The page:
Erythema - diagnosis and treatment

» How soon can one expect to see radiation-induced erythema in the clinical practice of radiological interventional procedures?

As is the case when discussing radiation doses, the time after irradiation needed for erythema to occur should be expressed as a range. In a few cases where doses are very high, erythema can be observed a few hours after irradiation. This timing makes the recognition of the possible link between the irradiation and skin symptoms easier, but this situation is rare.

In most cases there is a delay between the induction of the injury and the recognition of symptoms. Typically about two to three weeks’ time is required before symptoms emerge, and three to four weeks before the symptoms are sufficiently irritating for the patient to see a doctor. Thus, if not informed in advance, physicians and patients do not usually associate the skin reaction with a radiological procedure. 

» Should all patients undergoing interventional procedures be expected to have risk of skin injuries and asked to report back for a skin check-up?


A systematic ‘follow-up’ check-up of all patients undergoing an interventional radiology procedure is not necessary. Only patients who are suspected to have received doses high enough to cause skin injuries should be followed-up. This fact makes it most important that each interventional facility keeps accurate records of patient dose and implement a rigorous quality assurance practice at all times.

Further, it is of utmost importance that all patients undergoing such procedures be aware of the possibility of skin symptoms, so that they can report any skin symptoms occurring in the relevant areas. Other patients who require follow-up are those with conditions associated with higher radiosensitivity e.g. ataxia telangiectasia. Moreover, this awareness about the possibility of erythema on the part of doctors performing radiological procedures and also among dermatologists is essential. An understanding of dose and information about the dose delivered to the patient can be helpful in avoiding unnecessary follow-up or concern.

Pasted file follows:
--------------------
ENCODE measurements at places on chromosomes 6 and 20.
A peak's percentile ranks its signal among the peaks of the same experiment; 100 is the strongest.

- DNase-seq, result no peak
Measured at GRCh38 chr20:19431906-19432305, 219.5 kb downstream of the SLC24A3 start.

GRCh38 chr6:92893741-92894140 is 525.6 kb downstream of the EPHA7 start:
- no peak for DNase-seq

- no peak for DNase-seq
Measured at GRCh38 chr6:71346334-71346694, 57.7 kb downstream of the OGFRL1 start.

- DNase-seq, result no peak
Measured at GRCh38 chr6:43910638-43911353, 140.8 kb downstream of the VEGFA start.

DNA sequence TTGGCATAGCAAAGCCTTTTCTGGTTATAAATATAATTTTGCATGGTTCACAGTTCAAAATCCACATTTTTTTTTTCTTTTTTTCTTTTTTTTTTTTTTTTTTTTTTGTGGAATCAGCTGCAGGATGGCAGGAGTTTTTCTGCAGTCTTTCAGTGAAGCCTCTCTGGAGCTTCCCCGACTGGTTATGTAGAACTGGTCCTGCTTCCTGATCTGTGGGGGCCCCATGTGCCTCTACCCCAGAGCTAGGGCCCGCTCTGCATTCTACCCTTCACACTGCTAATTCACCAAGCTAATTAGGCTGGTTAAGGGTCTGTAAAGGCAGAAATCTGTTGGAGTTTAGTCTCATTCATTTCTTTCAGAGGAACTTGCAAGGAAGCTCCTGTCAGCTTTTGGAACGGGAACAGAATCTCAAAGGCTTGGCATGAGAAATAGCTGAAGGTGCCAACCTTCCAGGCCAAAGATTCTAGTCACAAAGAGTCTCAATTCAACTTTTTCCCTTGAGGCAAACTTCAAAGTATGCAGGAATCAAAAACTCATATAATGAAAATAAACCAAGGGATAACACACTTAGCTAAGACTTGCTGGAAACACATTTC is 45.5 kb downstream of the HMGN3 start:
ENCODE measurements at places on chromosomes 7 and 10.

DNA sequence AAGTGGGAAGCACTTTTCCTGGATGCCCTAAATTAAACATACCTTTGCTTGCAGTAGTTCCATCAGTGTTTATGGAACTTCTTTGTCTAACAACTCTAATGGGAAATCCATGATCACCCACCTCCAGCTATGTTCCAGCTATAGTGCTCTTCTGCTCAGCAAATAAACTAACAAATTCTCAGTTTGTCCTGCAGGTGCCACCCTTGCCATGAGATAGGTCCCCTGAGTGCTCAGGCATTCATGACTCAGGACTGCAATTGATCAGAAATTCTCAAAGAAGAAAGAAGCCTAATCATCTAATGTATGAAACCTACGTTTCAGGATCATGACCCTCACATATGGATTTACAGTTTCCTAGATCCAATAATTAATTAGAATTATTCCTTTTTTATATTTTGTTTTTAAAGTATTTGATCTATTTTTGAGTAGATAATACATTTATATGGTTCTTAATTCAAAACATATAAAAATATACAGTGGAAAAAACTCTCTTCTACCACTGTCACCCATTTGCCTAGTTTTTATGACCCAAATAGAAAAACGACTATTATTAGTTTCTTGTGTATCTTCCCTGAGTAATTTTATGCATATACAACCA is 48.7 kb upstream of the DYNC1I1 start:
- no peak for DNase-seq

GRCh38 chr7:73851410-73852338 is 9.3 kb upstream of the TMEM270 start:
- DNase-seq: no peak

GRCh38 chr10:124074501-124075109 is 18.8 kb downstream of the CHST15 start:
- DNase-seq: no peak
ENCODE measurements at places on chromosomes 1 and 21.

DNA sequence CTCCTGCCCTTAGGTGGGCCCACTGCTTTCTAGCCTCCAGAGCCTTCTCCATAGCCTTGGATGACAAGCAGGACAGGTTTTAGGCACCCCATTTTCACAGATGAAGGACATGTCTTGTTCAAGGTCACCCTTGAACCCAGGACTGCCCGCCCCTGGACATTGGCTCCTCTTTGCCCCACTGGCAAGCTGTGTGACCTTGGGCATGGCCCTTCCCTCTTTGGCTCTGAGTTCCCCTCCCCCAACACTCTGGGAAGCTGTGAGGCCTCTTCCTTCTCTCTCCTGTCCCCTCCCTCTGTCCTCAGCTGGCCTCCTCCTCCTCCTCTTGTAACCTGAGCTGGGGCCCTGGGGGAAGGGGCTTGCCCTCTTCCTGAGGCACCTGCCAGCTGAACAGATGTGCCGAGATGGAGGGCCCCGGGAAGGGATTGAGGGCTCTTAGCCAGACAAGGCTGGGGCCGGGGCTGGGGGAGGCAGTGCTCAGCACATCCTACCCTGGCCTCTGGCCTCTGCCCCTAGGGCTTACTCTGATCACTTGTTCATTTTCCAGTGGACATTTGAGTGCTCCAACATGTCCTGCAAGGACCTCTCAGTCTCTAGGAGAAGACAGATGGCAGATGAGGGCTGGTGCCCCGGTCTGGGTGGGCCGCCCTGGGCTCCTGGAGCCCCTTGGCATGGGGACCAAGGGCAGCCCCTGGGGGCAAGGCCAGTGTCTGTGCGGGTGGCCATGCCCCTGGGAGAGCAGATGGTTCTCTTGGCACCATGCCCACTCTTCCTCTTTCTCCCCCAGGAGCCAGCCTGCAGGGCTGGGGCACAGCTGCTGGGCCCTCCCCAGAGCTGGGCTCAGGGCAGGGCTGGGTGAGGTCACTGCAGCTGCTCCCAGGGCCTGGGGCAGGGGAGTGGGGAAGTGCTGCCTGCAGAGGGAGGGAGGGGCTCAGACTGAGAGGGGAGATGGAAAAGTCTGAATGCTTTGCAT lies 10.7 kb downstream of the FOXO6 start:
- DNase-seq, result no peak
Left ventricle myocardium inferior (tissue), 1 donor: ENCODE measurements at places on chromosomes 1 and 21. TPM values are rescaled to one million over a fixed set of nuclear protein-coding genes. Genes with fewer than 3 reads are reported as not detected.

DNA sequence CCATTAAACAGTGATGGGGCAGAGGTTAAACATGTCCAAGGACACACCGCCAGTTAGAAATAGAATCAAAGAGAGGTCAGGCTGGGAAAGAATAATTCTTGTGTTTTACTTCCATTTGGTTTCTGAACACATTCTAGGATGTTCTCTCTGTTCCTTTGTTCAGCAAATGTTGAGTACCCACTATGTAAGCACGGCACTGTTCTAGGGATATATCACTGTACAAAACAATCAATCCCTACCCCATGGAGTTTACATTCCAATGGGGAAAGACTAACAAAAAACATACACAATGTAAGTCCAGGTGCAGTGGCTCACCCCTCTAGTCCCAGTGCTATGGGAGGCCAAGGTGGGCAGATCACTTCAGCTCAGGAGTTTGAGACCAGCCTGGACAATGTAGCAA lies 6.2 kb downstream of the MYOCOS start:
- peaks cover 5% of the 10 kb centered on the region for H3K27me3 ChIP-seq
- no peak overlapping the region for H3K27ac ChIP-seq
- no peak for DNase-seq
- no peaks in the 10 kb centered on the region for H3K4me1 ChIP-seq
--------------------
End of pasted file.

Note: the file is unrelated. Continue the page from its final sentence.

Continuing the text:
The patient should be advised about the areas on the skin of the back (in cardiac interventions) where erythema might develop. This is best given to the patient in writing in the form of a letter or brochure that will inform the patient of what to look for and remind them to check for possible complications from the irradiation event. The patient should be asked to examine himself or herself until about 2 to 3 weeks after the procedure for any skin changes in those areas. Some facilities place a follow-up call to the patient during this time to ask about skin irritation and this is found to be effective in ensuring that a patient who develops skin irritation does not seek medical help at a place where there may be a chance of missing the correct diagnosis.

The Society of Interventional Radiology guidelines for patient radiation dose management recommend a 2 week skin check when the procedure has involved 60 minutes of fluoroscopy, which is considered a rough indicator of high dose procedures.

» What approach can help to diagnose radiation-induced erythema after a radiological procedure?

In clinical practice, the diagnosis of radiation induced erythema may be either extremely difficult if it is not recognized by the medical professionals caring for the patient (as has been the case in many patients in the past) or very easy, if the association between the radiological procedure and the skin changes is made.

The worst situation may occur when the patient has not been informed at all about possible skin effects, and when little or no follow-up of any kind is planned. In such a situation, the patient leaves the facility with no knowledge about the potential skin effects. If an effect develops, the patient is less likely to associate it with the procedure that was performed previously. If the patient seeks medical help for the erythema, the physician might not realize that the radiological procedure could have caused the effect and will look for other diagnoses, all of which would be incorrect. Care will be delayed and rather misplaced.